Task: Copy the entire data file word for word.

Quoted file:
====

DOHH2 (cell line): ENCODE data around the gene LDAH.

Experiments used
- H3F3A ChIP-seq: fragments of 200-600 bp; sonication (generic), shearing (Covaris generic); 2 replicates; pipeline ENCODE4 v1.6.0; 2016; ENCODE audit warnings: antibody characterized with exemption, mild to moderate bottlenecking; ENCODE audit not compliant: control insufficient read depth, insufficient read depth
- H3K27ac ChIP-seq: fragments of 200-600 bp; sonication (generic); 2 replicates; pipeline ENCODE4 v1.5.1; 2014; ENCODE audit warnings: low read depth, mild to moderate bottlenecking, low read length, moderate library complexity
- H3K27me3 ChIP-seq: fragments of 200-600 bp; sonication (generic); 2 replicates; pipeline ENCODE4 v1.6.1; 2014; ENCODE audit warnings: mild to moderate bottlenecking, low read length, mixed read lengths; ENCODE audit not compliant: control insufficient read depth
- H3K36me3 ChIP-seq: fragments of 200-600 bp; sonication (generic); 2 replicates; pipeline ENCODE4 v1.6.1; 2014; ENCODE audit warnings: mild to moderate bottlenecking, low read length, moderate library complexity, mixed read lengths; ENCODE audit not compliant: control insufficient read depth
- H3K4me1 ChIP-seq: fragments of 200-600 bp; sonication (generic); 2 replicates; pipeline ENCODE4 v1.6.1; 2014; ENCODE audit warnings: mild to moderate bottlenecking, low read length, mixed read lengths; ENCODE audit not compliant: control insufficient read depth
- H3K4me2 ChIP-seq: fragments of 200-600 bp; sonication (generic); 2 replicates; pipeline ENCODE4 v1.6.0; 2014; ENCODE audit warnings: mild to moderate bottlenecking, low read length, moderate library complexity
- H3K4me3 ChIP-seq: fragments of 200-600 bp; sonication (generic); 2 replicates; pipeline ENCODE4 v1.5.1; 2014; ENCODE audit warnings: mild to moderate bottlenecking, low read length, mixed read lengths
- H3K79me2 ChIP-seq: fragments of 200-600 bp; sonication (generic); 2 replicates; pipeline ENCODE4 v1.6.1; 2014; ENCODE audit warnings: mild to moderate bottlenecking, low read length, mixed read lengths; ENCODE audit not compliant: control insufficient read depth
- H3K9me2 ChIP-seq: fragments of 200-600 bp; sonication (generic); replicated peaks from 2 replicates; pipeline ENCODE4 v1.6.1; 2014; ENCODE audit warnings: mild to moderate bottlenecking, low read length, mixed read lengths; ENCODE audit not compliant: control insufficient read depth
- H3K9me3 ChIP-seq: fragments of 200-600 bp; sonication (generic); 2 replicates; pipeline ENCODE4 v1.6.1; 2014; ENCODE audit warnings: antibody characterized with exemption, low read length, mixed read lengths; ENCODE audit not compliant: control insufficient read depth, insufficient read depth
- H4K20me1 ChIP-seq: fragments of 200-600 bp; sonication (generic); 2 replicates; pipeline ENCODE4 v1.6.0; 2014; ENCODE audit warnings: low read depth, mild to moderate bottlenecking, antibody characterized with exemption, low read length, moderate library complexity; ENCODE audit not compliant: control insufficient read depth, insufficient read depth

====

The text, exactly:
DOHH2 (cell line): ENCODE data around the gene LDAH.

Experiments used
- H3F3A ChIP-seq: fragments of 200-600 bp; sonication (generic), shearing (Covaris generic); 2 replicates; pipeline ENCODE4 v1.6.0; 2016; ENCODE audit warnings: antibody characterized with exemption, mild to moderate bottlenecking; ENCODE audit not compliant: control insufficient read depth, insufficient read depth
- H3K27ac ChIP-seq: fragments of 200-600 bp; sonication (generic); 2 replicates; pipeline ENCODE4 v1.5.1; 2014; ENCODE audit warnings: low read depth, mild to moderate bottlenecking, low read length, moderate library complexity
- H3K27me3 ChIP-seq: fragments of 200-600 bp; sonication (generic); 2 replicates; pipeline ENCODE4 v1.6.1; 2014; ENCODE audit warnings: mild to moderate bottlenecking, low read length, mixed read lengths; ENCODE audit not compliant: control insufficient read depth
- H3K36me3 ChIP-seq: fragments of 200-600 bp; sonication (generic); 2 replicates; pipeline ENCODE4 v1.6.1; 2014; ENCODE audit warnings: mild to moderate bottlenecking, low read length, moderate library complexity, mixed read lengths; ENCODE audit not compliant: control insufficient read depth
- H3K4me1 ChIP-seq: fragments of 200-600 bp; sonication (generic); 2 replicates; pipeline ENCODE4 v1.6.1; 2014; ENCODE audit warnings: mild to moderate bottlenecking, low read length, mixed read lengths; ENCODE audit not compliant: control insufficient read depth
- H3K4me2 ChIP-seq: fragments of 200-600 bp; sonication (generic); 2 replicates; pipeline ENCODE4 v1.6.0; 2014; ENCODE audit warnings: mild to moderate bottlenecking, low read length, moderate library complexity
- H3K4me3 ChIP-seq: fragments of 200-600 bp; sonication (generic); 2 replicates; pipeline ENCODE4 v1.5.1; 2014; ENCODE audit warnings: mild to moderate bottlenecking, low read length, mixed read lengths
- H3K79me2 ChIP-seq: fragments of 200-600 bp; sonication (generic); 2 replicates; pipeline ENCODE4 v1.6.1; 2014; ENCODE audit warnings: mild to moderate bottlenecking, low read length, mixed read lengths; ENCODE audit not compliant: control insufficient read depth
- H3K9me2 ChIP-seq: fragments of 200-600 bp; sonication (generic); replicated peaks from 2 replicates; pipeline ENCODE4 v1.6.1; 2014; ENCODE audit warnings: mild to moderate bottlenecking, low read length, mixed read lengths; ENCODE audit not compliant: control insufficient read depth
- H3K9me3 ChIP-seq: fragments of 200-600 bp; sonication (generic); 2 replicates; pipeline ENCODE4 v1.6.1; 2014; ENCODE audit warnings: antibody characterized with exemption, low read length, mixed read lengths; ENCODE audit not compliant: control insufficient read depth, insufficient read depth
- H4K20me1 ChIP-seq: fragments of 200-600 bp; sonication (generic); 2 replicates; pipeline ENCODE4 v1.6.0; 2014; ENCODE audit warnings: low read depth, mild to moderate bottlenecking, antibody characterized with exemption, low read length, moderate library complexity; ENCODE audit not compliant: control insufficient read depth, insufficient read depth